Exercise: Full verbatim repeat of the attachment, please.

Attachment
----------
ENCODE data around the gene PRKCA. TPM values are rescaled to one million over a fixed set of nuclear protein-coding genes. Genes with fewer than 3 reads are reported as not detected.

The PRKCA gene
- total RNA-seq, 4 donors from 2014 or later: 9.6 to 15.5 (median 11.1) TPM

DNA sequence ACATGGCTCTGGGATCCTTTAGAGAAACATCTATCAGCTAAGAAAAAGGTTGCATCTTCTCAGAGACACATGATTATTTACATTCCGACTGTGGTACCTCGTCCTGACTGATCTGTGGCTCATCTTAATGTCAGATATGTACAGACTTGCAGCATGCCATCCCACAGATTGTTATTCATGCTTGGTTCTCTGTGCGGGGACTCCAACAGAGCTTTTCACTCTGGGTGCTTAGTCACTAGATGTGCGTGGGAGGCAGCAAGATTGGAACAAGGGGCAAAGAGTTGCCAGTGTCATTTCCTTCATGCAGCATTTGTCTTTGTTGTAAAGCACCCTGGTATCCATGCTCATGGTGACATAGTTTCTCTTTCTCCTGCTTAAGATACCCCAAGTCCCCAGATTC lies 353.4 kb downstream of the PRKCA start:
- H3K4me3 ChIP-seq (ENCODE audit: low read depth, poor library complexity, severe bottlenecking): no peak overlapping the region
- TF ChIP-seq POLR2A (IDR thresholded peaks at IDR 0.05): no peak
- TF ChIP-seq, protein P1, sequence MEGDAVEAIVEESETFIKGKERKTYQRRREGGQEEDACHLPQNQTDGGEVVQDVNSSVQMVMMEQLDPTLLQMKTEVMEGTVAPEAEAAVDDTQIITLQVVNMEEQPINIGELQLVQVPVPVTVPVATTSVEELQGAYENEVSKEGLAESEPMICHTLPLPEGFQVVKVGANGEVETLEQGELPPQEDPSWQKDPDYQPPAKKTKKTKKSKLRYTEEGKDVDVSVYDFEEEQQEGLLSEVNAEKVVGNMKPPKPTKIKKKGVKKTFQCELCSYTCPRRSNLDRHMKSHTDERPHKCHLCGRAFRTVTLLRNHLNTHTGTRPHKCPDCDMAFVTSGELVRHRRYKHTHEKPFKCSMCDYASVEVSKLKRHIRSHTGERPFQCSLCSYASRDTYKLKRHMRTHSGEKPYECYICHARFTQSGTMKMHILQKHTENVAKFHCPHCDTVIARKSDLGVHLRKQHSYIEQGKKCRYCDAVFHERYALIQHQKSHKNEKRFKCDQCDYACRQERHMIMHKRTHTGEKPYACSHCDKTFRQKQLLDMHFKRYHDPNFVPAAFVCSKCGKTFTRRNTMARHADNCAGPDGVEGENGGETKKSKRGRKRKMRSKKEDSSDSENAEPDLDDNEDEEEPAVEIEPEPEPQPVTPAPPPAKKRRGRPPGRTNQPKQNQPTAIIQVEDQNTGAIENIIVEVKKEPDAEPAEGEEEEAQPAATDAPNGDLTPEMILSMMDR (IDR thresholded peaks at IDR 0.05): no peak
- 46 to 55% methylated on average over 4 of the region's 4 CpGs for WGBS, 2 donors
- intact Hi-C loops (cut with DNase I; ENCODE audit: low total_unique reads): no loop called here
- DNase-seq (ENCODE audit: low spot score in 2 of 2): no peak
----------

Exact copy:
ENCODE data around the gene PRKCA. TPM values are rescaled to one million over a fixed set of nuclear protein-coding genes. Genes with fewer than 3 reads are reported as not detected.

The PRKCA gene
- total RNA-seq, 4 donors from 2014 or later: 9.6 to 15.5 (median 11.1) TPM

DNA sequence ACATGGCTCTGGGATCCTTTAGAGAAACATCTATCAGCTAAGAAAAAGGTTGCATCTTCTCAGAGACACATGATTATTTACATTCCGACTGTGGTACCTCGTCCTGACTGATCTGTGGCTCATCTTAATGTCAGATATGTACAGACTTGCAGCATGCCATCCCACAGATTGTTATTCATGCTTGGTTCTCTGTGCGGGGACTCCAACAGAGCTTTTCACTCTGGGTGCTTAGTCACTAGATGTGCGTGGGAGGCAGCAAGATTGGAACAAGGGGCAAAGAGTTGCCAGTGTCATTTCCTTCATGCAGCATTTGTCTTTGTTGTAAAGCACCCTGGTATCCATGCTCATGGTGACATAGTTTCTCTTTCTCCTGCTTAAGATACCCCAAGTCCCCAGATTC lies 353.4 kb downstream of the PRKCA start:
- H3K4me3 ChIP-seq (ENCODE audit: low read depth, poor library complexity, severe bottlenecking): no peak overlapping the region
- TF ChIP-seq POLR2A (IDR thresholded peaks at IDR 0.05): no peak
- TF ChIP-seq, protein P1, sequence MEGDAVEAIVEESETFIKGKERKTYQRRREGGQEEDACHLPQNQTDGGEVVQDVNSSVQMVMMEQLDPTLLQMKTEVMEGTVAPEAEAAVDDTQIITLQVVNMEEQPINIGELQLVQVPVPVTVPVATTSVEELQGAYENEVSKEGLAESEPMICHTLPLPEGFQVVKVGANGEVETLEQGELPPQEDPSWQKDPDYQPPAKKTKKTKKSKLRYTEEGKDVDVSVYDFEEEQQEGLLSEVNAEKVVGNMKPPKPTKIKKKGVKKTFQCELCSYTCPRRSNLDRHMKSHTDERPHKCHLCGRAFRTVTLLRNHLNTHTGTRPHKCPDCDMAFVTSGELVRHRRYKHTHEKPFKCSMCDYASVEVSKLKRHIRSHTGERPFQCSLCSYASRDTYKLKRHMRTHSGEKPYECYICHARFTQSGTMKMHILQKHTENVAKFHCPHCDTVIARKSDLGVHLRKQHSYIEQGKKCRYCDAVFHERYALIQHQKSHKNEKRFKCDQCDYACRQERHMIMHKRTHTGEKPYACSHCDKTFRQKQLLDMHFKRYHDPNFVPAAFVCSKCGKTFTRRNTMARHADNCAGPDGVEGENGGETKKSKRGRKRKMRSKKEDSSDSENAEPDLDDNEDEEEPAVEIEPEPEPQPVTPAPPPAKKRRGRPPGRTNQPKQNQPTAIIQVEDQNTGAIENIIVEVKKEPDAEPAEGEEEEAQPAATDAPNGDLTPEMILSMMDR (IDR thresholded peaks at IDR 0.05): no peak
- 46 to 55% methylated on average over 4 of the region's 4 CpGs for WGBS, 2 donors
- intact Hi-C loops (cut with DNase I; ENCODE audit: low total_unique reads): no loop called here
- DNase-seq (ENCODE audit: low spot score in 2 of 2): no peak